Monday, June 11, 2007

Clarence Lee Swartz, Josiah Warren and His Work

C. L. S., "Josiah Warren and His Work," Liberty, 14, 25 (February 1905), 3-4.

Josiah Warren and His Work.

Josiah Warren, as Liberty’s readers know, was the original founder and teacher of Philosophical Anarchism in America. A scion of the Massachusetts puritan house of Warren, which numbers among its many distinguished members the revolutionary hero of Bunker Hill, Gen. Joseph Warren, Josiah, who was born in Boston toward the close of the eighteenth century, became one of the most noted social reformers of his time.

As the exponent of the doctrine of Individual Sovereignty and Cost the Limit of Price, he blazed the path which Liberty, for twenty-five years, has followed as its chosen field. Warren began his sociological experiments with Robert Owen at New Harmony. At the age of twenty- seven he became convinced of the futility of all communistic schemes, and with remarkable steadfastness of purpose devoted his life thereafter to the championship of complete individualism in economics and politics,—that is, Anarchism.

To this end he started papers, time stores, and colonies. He was also an inventive genius of no mean achievements. His pioneer work in mechanical devices, designed to simplify and cheapen the art of printing in order to facilitate the dissemination of his new ideas, resulted in the roller press, which he invented and made with his own hands a generation before it was universally adopted for producing the modern newspaper.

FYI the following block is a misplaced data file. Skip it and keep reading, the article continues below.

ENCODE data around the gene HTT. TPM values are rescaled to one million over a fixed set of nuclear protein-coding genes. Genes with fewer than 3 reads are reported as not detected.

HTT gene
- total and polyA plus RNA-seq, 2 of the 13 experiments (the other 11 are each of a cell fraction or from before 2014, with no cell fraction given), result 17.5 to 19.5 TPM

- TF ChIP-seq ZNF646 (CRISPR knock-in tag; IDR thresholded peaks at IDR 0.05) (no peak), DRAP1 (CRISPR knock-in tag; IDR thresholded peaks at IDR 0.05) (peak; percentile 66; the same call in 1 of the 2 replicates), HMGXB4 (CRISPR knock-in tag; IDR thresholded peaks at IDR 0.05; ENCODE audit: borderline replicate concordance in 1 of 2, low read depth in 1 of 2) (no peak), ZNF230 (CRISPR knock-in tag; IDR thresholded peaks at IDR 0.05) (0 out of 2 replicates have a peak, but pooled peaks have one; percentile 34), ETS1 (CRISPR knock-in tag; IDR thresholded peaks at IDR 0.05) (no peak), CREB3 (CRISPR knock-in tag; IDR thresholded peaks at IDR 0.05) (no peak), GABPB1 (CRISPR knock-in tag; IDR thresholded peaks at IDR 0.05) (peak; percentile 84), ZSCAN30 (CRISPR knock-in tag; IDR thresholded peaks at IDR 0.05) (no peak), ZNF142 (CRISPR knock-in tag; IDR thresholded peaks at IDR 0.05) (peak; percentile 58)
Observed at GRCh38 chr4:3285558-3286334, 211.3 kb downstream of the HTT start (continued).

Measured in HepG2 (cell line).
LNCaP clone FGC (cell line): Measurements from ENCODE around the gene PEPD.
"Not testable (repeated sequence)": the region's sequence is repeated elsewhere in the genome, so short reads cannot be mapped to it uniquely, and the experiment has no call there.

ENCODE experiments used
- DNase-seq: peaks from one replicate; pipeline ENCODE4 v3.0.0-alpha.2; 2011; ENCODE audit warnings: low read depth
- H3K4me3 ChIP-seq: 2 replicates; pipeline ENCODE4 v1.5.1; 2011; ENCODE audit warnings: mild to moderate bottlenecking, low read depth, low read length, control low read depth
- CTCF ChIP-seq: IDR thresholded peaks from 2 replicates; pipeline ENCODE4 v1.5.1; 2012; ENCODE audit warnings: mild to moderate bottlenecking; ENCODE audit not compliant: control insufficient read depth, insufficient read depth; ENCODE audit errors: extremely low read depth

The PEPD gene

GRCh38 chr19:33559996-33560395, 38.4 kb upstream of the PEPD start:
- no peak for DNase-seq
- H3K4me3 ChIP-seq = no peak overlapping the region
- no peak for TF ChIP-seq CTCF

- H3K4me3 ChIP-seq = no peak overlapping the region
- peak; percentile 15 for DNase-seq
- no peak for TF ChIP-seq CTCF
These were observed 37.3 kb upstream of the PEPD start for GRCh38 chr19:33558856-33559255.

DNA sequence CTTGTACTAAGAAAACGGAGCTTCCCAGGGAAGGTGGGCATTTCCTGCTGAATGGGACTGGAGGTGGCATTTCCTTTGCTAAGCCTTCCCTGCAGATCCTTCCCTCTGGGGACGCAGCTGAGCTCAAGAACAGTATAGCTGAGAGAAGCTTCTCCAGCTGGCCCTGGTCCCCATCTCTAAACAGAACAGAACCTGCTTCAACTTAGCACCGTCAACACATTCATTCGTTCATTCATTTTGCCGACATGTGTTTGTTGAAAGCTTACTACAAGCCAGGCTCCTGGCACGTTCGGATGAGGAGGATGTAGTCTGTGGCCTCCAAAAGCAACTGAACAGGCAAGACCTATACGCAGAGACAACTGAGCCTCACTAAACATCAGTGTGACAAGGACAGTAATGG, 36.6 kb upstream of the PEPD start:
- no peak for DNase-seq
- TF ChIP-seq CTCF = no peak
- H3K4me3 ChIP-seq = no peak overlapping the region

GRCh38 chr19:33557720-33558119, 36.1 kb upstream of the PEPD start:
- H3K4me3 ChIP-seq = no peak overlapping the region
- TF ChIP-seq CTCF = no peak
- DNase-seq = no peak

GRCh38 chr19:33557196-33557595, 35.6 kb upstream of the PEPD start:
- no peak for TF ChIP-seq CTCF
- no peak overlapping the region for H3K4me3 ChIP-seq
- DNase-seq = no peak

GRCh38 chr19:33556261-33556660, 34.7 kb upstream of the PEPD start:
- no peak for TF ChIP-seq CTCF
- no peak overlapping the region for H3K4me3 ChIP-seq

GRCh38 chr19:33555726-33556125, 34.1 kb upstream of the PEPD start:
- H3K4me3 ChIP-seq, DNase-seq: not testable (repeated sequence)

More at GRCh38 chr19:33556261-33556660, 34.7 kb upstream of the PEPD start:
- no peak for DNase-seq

Warren was an original thinker, who made it his life work to put his theories to the practical test. His services in the cause of liberty were recognized by men so eminent as John Stuart Mill, who embodied many of Warren’s views in his own writings. The importance of Warren’s experiments, such as his Long Island village of Modem Times, cannot be too highly valued by those who to-clay are interested in social reform.

Most of his writings have long been out of print, and are inaccessible to the student. No life of Warren has ever been published nor had any competent writer attempted a till account of his varied career, his aims, and ideas, until Mr. William Bailie some years ago, realizing the need of such a work, undertook the task. The sources of information were scanty and widely scattered. None of those now living who had met Warren could tell much except what related to his closing years. As a labor of love, with painstaking care, Mr. Baffle slowly gathered the materials from his book from sources contemporary with Warren. The essential facts of Warren’s career have been set in their proper order, the development of his views has been luminously traced, and his philosophy subjected to a critical comparison with the teachings of the leading social reformers of the nineteenth century. The book, in its entirety, forms at once a history and an exposition of the principles of Philosophical Anarchism as it grew up indigenous to the American soil.

It is now proposed to publish Mr. Bailie’s book, provided sufficient interest is manifested in it, and to this end it is desired to know how many copies will be subscribed for in advance at one dollar each. The book will consist of approximately one hundred and fifty pages. It will be printed on good paper, and will be neatly and substantially bound in cloth, with first-class workmanship in every particular. The payment of subscriptions will not be requested until the book is ready for delivery. Those wishing to subscribe should communicate at once with the editor of Liberty, so that it may be known as soon as possible whether the publication of the book will be warranted.

C.L. S.

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